We’re spending a lot of time at the moment on Opportunity Zones (OZ) and probably will until the end of the year. The rules, as currently designed, are such that investors who can allocate realized capital gain before the end of the year pick up an extra tax benefit.
And tax benefit is the name of the game with OZ. The concept was included in the Tax Cuts & Jobs Act passed at the end of 2017 with the intention of spurring more development in low income, economically challenged areas around the country. The law attempts to do that by encouraging investors to take capital gain that’s been realized on other assets and allocate that gain to OZ. Investors have 180 days to allocate to OZ (with some nuance for when the clock starts ticking) once the gain has been realized. The carrot for doing so = tax benefits.
Step 1: buy into OZ property; often real estate but can be other assets like an operating business. Step 2: develop that property by spending at least as much to improve the property as was originally used for the purchase. Step 3: hold that property for a long time. Do that and you can avail yourself of the major tax benefits on offer which fall into three buckets:
Deferring payment of the capital gains tax previously realized
Paying less capital gains tax (than would have otherwise been owed) when it comes time for the deferred tax payment to be made
Avoiding capital gains tax on the OZ investment itself if held for more than 10 years
Assuming an investor remains invested in OZ, the capital gains tax will come due with the 2026 tax year. And by remaining invested for more than five years, achieving a 10% reduction in the amount of previously realized gain.
It’s a highly technical program. Multiple rounds of regulation have been issued by the IRS, requiring calibration and re-calibration by OZ experts. With the rule tweaking complete, asset managers have moved quickly to create vehicles that can benefit from those rules. We saw significant activity at the end of 2019 (with its own deadline) and we’re seeing significant activity today ahead of a 12/31/2021 deadline.
Real estate developers have been particularly active. And many of our clients are already active real estate investors and so OZ is a natural extension of that activity. Some of our clients have sufficient scale to put together their own OZ program with help from attorneys, CPAs, and administrators. In those cases our support is very much at the strategic level. Other clients need to rely on the development and management expertise of real estate OZ sponsors. Some sponsor programs are national in scope; others focused and local. In these cases our support involves performing due diligence on sponsors and helping clients make decisions about how much they’re willing to allocate to OZ and with whom.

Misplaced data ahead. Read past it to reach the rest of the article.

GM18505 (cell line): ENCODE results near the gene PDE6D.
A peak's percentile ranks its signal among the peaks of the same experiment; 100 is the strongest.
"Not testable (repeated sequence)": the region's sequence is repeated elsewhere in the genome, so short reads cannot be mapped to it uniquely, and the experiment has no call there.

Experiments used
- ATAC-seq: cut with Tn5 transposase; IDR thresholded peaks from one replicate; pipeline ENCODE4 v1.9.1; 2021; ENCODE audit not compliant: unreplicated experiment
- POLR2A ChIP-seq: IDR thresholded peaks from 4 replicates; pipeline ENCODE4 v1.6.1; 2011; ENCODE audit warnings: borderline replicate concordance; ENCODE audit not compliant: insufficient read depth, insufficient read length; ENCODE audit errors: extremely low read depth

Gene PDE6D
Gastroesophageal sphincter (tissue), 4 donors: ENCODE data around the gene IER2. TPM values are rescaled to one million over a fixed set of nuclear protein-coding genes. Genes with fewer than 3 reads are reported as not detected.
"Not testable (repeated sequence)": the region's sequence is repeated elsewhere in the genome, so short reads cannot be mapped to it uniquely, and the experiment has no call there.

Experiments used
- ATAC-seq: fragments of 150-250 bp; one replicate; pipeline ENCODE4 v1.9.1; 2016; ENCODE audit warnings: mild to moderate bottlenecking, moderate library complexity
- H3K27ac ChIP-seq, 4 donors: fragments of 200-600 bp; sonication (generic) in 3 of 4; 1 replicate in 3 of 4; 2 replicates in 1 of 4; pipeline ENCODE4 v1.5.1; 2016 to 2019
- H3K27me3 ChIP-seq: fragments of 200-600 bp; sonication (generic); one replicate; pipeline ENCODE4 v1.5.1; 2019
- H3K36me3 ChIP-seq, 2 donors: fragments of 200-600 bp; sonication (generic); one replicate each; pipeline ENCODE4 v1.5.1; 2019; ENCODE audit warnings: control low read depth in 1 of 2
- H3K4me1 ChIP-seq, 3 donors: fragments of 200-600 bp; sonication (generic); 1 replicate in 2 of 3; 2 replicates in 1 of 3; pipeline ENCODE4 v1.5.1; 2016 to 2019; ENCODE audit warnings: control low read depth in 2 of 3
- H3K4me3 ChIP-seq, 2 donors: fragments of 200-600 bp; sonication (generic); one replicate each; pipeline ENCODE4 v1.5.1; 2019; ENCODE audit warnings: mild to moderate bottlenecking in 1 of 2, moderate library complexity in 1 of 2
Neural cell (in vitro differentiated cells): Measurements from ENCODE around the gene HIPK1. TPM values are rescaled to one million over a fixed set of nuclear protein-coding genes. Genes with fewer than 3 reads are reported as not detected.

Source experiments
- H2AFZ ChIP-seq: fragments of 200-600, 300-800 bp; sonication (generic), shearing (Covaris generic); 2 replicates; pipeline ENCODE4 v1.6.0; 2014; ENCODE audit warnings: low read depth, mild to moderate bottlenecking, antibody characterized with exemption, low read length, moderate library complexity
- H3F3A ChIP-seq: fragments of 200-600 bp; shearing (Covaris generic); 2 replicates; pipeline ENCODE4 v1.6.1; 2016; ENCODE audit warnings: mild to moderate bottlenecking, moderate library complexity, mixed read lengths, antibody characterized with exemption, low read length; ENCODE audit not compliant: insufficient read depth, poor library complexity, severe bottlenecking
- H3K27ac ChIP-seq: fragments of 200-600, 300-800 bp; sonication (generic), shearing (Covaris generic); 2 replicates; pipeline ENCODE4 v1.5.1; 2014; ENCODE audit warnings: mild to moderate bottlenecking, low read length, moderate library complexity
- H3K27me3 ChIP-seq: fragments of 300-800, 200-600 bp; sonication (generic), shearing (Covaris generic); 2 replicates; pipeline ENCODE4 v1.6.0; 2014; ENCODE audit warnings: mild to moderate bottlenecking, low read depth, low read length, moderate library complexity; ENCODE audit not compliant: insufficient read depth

Our diligence puts a lot of emphasis on development capabilities and track record. We need to have a high level of conviction that the project(s) can be successful in their own right - the OZ tax benefits are really just icing on the cake. We also need to have conviction about the sponsor’s ability to keep their program in compliance with the complex OZ rules.
And while we see examples of sponsors who are effectively soaking up much of the OZ benefits for themselves, we have been able to find sponsors who take a more balanced approach while checking the critical development, management, and compliance boxes.
Our clients typically have most of their wealth concentrated in their business. Away from the business, there’s a tendency to hold a lot of cash plus gravitate to the tangible nature of real estate. With the right guidance, or with the right sponsor, OZ can be a natural extension of that activity.